Doubling nature will create a more resilient countryside and communities, where nature is at the heart of our approach to tackling the climate emergency. It will support a green transport infrastructure, where priority is given to walkers, cyclists, and riders. Doubling nature will also influence sustainable farming practices and tourism.

 

The achievement of these objectives will create a better quality of life for residents and visitors through a local environment with easy access to rich and inspiring nature.

 

Lord Chris Smith says: “Over the past six months we’ve re-learned and re-discovered how vitally important our relationship with nature is, for all of us, and how it helps us to grow stronger, wiser and happier. That’s true on a global scale as we face the challenges of climate change; but it’s even more true on our doorstep, and there’s no better place to start than here in Cambridgeshire and Peterborough.”

 

Dame Fiona Reynolds adds: “The urgent need to reverse nature’s decline is well known, but we are making desperately slow progress. The COVID-19 crisis has also shown us just how much we all need access to nature. The ambition to ‘double nature’ in Cambridgeshire could not be more timely or important.”

 

Richard Astle, Chairperson of Natural Cambridgeshire, explains: “Nature matters to us all – and Cambridgeshire and Peterborough have an opportunity to lead the way in helping nature to recover from its catastrophic local declines. Last year we set out the ambition of doubling nature. This year we are setting out detailed ideas for how we can all play our part in making that happen. And if we do, we can make our county an even better place to live, work, and visit. Doubling nature means more wildlife, it also means cleaner air and water and more places for people to walk, ride and cycle and enjoy green, open spaces.”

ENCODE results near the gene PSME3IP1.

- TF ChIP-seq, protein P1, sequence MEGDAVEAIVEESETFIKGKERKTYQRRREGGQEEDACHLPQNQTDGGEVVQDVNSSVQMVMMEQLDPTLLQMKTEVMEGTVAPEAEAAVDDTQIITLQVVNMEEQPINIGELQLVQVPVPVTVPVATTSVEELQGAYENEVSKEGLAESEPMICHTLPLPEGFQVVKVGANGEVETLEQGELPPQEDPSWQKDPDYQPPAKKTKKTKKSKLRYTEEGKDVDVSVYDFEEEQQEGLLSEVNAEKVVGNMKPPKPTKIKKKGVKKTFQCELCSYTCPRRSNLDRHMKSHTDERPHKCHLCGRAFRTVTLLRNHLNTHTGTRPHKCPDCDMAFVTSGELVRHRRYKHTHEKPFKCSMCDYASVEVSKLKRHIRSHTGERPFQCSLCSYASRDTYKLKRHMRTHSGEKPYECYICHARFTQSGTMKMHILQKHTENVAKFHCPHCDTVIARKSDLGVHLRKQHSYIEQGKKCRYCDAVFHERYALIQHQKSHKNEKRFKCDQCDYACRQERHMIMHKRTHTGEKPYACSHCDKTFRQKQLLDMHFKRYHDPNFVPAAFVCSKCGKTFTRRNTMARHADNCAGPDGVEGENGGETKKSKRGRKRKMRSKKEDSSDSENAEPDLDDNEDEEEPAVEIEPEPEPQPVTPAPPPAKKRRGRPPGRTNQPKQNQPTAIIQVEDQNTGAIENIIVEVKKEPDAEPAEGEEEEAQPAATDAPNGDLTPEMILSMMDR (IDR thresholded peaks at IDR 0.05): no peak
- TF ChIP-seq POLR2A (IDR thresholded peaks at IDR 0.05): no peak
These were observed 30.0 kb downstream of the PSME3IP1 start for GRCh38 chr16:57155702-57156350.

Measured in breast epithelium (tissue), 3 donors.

The ‘Doubling Nature in Action’ event will be held on Wednesday 16th September, 10am-12.30pm, via Zoom. Attendees can register for the event at: https://us02web.zoom.us/webinar/register/WN_b9whn9sqS0GOrLEX_Rx59A.

[1] https://www.rspb.org.uk/globalassets/downloads/recovering-together-report/recovering-together-report_nature-and-green-recovery_rspbyougov_june-2020.pdf

RSPB Calls Out UK’s Lost Decade for Nature

RSPB calls out UK’s lost decade for nature as the UN reveals ten years of missed targets.

 

  • UK failure on international environmental targets revealed by the RSPB on eve of major UN report